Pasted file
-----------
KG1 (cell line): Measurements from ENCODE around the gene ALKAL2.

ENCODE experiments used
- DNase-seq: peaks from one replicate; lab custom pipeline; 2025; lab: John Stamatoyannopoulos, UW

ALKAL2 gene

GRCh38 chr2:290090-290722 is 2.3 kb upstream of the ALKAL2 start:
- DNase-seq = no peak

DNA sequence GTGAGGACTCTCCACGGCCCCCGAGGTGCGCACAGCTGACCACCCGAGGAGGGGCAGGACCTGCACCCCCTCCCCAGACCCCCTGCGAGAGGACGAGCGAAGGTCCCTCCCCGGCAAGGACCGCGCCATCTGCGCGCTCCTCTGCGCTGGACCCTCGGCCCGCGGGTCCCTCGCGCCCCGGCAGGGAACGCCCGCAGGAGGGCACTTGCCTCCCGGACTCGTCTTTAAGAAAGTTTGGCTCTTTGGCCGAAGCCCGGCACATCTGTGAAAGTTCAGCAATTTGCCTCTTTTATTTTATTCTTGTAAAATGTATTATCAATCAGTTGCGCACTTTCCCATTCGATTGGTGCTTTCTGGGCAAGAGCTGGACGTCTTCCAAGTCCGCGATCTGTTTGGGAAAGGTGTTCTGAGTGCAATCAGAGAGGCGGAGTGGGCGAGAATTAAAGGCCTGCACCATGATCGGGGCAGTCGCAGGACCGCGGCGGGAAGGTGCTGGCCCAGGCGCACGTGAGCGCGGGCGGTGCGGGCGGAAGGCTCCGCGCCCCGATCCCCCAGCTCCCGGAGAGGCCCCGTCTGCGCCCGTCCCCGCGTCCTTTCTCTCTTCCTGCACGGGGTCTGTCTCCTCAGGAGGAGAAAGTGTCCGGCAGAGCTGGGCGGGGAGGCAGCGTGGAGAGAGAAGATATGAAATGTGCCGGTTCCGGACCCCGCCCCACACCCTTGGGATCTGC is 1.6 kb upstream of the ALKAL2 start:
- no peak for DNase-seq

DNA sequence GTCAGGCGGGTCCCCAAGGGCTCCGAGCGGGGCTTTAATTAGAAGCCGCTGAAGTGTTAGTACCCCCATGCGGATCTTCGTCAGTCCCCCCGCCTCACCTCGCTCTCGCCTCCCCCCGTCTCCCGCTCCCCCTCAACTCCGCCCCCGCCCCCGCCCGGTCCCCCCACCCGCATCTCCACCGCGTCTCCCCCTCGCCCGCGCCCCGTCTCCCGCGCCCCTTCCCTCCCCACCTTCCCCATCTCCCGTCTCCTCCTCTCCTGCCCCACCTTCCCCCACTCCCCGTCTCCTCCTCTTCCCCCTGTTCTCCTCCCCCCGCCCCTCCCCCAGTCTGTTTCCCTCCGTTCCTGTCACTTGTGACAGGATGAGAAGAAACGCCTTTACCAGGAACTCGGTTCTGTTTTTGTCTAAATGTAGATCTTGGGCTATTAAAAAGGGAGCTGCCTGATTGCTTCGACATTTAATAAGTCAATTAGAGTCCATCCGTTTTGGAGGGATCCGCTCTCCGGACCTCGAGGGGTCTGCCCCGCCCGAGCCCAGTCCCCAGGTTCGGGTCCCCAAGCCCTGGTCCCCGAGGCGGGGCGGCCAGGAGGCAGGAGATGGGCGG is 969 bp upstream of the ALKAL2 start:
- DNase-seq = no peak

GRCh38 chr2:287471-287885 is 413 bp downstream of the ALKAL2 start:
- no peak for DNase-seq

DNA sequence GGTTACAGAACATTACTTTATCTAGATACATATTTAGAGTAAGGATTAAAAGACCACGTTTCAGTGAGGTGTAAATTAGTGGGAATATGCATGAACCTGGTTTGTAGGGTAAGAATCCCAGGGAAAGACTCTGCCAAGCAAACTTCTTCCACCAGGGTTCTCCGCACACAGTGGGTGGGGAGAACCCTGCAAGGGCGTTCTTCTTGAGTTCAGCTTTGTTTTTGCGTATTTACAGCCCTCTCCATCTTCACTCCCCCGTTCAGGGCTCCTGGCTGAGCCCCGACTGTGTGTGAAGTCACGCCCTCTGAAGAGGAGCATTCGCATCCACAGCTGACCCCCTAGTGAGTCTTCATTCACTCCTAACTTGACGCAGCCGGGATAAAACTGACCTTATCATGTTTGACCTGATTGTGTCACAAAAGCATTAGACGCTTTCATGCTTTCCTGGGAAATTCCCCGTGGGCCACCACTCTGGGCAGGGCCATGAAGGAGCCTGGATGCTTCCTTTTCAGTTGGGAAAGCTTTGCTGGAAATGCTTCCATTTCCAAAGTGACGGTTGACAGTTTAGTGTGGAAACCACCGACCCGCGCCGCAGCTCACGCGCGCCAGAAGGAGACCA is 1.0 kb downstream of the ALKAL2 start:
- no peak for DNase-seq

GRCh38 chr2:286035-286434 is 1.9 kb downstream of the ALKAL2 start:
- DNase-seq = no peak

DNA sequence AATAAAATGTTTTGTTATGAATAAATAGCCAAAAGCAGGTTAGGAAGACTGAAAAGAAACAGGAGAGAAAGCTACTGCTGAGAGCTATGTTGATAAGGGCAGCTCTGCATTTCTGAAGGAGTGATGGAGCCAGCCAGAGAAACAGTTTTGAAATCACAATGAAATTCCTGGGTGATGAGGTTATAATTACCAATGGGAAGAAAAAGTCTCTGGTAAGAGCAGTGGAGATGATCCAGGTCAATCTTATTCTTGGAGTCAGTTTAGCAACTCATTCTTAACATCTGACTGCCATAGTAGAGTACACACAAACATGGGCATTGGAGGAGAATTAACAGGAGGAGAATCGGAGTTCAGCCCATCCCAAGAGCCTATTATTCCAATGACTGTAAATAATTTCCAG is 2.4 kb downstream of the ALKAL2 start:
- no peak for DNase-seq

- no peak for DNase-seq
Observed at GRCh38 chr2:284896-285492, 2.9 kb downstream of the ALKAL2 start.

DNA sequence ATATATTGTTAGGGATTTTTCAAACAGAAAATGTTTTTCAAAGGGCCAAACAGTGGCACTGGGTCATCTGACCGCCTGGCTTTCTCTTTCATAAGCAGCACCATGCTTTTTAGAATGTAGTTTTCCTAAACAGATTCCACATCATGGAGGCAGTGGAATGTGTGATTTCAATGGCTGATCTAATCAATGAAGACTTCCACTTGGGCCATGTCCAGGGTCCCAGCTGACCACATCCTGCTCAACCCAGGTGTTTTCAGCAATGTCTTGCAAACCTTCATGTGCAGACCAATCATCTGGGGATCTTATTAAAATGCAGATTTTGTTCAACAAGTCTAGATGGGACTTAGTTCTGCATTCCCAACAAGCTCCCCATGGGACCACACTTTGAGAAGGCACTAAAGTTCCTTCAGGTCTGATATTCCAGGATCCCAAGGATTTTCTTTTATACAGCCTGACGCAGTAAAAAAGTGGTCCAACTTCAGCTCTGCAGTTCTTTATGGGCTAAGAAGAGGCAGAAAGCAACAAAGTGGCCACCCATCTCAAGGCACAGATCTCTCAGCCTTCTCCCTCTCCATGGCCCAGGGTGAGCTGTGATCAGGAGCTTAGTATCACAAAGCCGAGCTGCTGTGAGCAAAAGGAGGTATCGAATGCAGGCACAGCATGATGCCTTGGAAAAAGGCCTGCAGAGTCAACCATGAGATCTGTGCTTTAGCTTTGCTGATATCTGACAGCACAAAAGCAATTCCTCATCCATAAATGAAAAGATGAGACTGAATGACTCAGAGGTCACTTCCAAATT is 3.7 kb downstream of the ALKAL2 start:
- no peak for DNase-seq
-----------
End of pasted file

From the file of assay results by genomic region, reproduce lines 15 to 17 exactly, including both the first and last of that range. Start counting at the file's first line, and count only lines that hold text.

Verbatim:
GRCh38 chr2:286035-286434 is 1.9 kb downstream of the ALKAL2 start:
- DNase-seq = no peak

DNA sequence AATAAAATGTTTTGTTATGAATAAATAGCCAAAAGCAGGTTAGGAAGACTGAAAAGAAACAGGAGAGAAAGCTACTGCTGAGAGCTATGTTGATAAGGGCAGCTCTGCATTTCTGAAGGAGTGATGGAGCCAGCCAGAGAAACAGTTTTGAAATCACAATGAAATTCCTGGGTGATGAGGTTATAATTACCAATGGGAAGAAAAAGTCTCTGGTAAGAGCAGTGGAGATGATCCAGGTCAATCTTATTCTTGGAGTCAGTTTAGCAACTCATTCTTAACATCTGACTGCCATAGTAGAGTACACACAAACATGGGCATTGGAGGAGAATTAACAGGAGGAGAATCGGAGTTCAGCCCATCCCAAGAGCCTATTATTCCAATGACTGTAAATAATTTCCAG is 2.4 kb downstream of the ALKAL2 start: